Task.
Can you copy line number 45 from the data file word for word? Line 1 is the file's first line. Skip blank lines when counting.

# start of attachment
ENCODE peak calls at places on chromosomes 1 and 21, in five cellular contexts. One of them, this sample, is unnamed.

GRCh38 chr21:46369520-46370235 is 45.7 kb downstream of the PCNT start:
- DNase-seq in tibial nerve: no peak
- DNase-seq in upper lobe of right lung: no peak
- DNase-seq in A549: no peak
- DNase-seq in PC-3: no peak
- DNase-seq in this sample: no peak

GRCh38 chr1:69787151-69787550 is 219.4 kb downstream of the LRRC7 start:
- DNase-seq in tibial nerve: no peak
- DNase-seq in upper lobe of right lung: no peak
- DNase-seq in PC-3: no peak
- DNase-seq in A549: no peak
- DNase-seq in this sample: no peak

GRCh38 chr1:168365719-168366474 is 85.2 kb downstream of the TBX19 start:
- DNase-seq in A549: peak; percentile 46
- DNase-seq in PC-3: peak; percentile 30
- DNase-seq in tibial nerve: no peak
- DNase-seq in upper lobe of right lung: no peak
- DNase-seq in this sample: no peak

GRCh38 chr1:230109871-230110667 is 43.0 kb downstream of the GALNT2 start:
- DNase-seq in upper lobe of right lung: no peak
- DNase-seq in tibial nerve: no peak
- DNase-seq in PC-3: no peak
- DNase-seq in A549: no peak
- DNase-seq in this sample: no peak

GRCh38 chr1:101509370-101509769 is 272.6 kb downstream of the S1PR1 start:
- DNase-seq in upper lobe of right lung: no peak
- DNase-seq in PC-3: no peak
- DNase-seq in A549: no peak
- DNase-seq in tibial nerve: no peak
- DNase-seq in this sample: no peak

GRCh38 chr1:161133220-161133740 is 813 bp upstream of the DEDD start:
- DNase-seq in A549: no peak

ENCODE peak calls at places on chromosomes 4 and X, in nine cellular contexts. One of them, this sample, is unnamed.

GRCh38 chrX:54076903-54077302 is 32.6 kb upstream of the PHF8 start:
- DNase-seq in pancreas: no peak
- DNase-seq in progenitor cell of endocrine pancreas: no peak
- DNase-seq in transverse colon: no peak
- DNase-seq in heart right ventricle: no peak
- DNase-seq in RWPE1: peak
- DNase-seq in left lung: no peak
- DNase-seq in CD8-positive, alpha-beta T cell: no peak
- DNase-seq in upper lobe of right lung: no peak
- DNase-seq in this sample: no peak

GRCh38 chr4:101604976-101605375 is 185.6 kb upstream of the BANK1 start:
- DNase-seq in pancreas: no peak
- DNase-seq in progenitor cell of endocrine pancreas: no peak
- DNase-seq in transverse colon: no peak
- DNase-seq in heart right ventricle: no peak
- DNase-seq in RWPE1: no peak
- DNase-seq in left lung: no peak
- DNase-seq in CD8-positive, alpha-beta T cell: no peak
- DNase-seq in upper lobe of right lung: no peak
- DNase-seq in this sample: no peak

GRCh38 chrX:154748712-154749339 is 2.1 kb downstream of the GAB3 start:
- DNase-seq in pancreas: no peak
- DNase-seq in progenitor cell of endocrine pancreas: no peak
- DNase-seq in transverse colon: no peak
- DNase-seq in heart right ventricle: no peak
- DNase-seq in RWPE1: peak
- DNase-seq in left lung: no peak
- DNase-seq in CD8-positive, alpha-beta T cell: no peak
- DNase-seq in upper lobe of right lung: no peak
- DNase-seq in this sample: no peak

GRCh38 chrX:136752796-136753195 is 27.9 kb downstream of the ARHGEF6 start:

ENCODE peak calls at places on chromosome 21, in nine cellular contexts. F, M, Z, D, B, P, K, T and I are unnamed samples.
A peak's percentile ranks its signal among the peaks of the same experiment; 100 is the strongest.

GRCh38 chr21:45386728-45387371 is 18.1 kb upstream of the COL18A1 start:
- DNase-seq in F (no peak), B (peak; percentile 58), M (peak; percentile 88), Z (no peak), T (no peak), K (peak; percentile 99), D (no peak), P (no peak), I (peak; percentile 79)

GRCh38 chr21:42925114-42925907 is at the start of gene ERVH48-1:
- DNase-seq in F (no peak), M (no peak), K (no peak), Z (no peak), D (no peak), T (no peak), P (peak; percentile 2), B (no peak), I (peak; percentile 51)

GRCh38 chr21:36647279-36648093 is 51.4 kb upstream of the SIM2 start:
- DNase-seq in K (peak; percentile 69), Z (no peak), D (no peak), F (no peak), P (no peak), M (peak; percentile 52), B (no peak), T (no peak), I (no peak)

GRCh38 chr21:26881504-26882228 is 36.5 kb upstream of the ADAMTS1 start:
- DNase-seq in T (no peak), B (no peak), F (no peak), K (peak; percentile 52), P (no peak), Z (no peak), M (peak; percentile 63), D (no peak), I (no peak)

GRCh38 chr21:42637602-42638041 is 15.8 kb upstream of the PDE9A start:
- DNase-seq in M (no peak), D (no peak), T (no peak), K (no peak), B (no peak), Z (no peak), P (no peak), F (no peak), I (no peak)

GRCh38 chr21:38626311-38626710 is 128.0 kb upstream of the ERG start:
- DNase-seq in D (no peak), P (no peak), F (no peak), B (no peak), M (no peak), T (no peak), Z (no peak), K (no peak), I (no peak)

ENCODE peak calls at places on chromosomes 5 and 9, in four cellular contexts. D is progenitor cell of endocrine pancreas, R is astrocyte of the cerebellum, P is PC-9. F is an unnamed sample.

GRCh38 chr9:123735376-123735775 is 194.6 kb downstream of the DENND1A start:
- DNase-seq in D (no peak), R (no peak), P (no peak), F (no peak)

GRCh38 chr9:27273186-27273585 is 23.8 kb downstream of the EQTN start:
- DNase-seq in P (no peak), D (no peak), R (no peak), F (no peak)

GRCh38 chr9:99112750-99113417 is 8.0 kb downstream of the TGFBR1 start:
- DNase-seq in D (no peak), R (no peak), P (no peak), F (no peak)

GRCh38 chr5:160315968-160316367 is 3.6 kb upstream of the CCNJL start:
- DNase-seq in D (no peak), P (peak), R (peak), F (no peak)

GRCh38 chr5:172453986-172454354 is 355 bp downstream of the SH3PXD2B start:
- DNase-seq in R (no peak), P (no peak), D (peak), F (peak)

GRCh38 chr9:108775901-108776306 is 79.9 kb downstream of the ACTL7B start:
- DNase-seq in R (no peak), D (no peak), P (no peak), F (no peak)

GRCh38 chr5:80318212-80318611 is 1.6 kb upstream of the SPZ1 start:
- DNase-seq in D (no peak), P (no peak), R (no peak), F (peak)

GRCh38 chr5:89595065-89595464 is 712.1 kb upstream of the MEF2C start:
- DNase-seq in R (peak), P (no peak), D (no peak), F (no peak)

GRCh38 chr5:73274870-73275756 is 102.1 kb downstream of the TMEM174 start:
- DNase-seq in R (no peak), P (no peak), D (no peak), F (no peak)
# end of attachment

GRCh38 chr4:101604976-101605375 is 185.6 kb upstream of the BANK1 start: